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Updated on: Friday, August 20, 2021, 11:43 AM IST

In a major policy shift, China approves three-child policy with sops - Here is all you need to know

Policy aimed to prevent a steep decline in birth rates in the world's most populous country
The revised Population and Family Planning Law, which allows Chinese couples to have three children, was passed by the Standing Committee of the National People's Congress (NPC) |

The revised Population and Family Planning Law, which allows Chinese couples to have three children, was passed by the Standing Committee of the National People's Congress (NPC) |

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Beijing: China's national legislature on Friday formally endorsed the three-child policy mooted by the ruling Communist Party, in a major policy shift aimed to prevent a steep decline in birth rates in the world's most populous country.

The revised Population and Family Planning Law, which allows Chinese couples to have three children, was passed by the Standing Committee of the National People's Congress (NPC).

In an apparent attempt to address the reluctance of the Chinese couples to have more children due to mounting costs, the amended law has also passed more social and economic support measures to address the concerns.

Moody’s said the reform highlighted the risk of aging across emerging markets in Asia. “Although China’s new policy allowing couples to have up to three children could support fertility, it is unlikely to dramatically change the national birthrate, meaning that aging will remain a credit-negative constraint”, Moody’s said.

Shares in birth- and fertility-related companies listed in Hong Kong and mainland China fell after the Moody’s statement.

What new law says

In May this year, the ruling Communist Party of China (CPC) approved a relaxation of its strict two-child policy to allow all couples to have up to three children.

The new law stipulates that the country will take supportive measures, including those in finances, taxes, insurance, education, housing and employment, to reduce families' burdens as well as the cost of raising and educating children, state-run China Daily reported.

The NPC has revised the law to implement the central leadership's decision to cope with new circumstances in social and economic development and promote balanced long-term population growth, the report said.

The decision also contains supporting measures covering the aspects of childbearing, parenting, education, taxation, housing, and women’s rights in employment – to encourage births.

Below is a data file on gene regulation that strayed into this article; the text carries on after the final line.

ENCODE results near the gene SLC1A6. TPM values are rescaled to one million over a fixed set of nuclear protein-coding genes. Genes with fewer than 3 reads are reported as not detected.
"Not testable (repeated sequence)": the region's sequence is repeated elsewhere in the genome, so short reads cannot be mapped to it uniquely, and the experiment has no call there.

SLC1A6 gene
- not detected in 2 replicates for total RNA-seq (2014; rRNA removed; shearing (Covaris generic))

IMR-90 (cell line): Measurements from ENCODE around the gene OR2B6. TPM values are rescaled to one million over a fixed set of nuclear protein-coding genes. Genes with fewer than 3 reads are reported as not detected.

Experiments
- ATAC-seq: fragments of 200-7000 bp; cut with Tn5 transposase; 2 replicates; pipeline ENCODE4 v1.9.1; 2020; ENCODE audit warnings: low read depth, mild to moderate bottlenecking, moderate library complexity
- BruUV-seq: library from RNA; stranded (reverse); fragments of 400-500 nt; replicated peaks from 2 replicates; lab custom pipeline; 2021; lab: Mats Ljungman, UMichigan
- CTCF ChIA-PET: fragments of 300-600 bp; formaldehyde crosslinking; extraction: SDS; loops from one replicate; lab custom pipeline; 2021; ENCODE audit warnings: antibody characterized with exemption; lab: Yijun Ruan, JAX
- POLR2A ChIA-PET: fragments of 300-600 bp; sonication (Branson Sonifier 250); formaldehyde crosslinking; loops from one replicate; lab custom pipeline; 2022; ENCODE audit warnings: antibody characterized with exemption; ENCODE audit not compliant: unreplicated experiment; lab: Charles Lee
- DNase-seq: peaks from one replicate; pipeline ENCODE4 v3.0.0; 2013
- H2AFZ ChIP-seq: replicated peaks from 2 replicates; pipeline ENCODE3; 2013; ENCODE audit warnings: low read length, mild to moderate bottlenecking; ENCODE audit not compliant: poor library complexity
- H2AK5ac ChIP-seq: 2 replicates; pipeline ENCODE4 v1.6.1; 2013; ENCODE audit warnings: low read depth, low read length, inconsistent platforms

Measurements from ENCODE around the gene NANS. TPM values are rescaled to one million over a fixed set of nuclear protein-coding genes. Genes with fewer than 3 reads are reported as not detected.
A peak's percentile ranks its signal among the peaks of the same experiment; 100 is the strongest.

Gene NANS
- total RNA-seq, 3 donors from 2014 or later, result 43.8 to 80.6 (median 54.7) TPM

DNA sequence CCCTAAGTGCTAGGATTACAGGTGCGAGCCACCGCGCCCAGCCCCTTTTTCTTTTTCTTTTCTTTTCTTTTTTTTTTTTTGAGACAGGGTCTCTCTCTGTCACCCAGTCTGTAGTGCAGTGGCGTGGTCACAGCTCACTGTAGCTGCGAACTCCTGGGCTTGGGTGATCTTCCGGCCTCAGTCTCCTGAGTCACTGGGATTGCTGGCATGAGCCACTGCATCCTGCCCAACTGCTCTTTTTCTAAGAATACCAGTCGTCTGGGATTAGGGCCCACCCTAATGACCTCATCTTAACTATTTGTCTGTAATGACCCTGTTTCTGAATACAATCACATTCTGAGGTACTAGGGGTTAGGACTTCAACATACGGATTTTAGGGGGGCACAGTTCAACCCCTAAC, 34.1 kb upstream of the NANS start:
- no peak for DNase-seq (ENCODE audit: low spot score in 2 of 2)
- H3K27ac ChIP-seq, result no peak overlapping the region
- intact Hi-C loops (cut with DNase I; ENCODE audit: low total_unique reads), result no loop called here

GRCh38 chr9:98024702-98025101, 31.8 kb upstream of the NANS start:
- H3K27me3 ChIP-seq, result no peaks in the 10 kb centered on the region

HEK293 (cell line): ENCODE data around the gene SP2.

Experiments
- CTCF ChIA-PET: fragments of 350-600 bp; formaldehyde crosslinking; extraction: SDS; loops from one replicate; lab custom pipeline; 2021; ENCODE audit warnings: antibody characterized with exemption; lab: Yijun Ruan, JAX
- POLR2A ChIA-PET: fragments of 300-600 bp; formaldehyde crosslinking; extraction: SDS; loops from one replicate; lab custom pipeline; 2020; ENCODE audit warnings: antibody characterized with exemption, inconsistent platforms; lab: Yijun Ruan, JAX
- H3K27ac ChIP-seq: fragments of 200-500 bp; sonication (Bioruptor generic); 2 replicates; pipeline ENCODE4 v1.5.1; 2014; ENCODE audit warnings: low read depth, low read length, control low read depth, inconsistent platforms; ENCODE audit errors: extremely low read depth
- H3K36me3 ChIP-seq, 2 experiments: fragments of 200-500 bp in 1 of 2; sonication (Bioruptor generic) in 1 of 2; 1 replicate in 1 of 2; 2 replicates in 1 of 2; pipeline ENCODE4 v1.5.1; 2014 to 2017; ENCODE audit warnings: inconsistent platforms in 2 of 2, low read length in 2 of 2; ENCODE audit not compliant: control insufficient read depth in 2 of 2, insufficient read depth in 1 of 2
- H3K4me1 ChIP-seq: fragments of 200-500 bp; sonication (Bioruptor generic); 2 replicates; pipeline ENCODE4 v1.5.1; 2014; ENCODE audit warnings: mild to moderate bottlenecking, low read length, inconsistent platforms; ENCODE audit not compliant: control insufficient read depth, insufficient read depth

As per a report by china-briefing.com, China is also considering to optimize its maternity leave and maternity insurance system. Some provinces and cities may even pilot new childcare leave schemes. Currently, China does not have a national regulation on childcare leave. However, female employees are entitled for 98 days of basic maternity leave by law as well as extra days granted by the local region. Male employees may enjoy paternity leave at the same time, ranging from seven days to one month, depending on the local regulations.

China will consider allowing nursing expenses for children below three-years-old to be deductible when their parents pay individual income tax.

Business earnings of China’s elderly care, childcare, and domestic services are exempt from value added tax (VAT) and enjoy a 10 percent deduction in taxable income till the end of 2025.

China demographics

Chinese officials claim the one-child policy implemented for over three decades has prevented over 400 million births.

The decision to permit the third child came after this month's once-in-a-decade census showed that China's population grew at the slowest pace to 1.412 billion amid official projections that the decline may begin as early as next year.

The new census figures revealed that the demographic crisis China faced was expected to deepen as the population of people above 60 years grew to 264 million, up by 18.7 per cent last year.

China permitted all couples to have two children in 2016, scrapping the draconian decades-old one-child policy which policymakers blame for the demographic crisis in the country.

However, China’s low fertility rate now has less to do with family planning policies, but more to do with other realistic plights – the high costs of housing, children’s education, the burden of caring for elderly parents, as well as crushingly long working hours. These factors are deterring young couples from having more babies, or from reproducing at all.

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Published on: Friday, August 20, 2021, 11:43 AM IST
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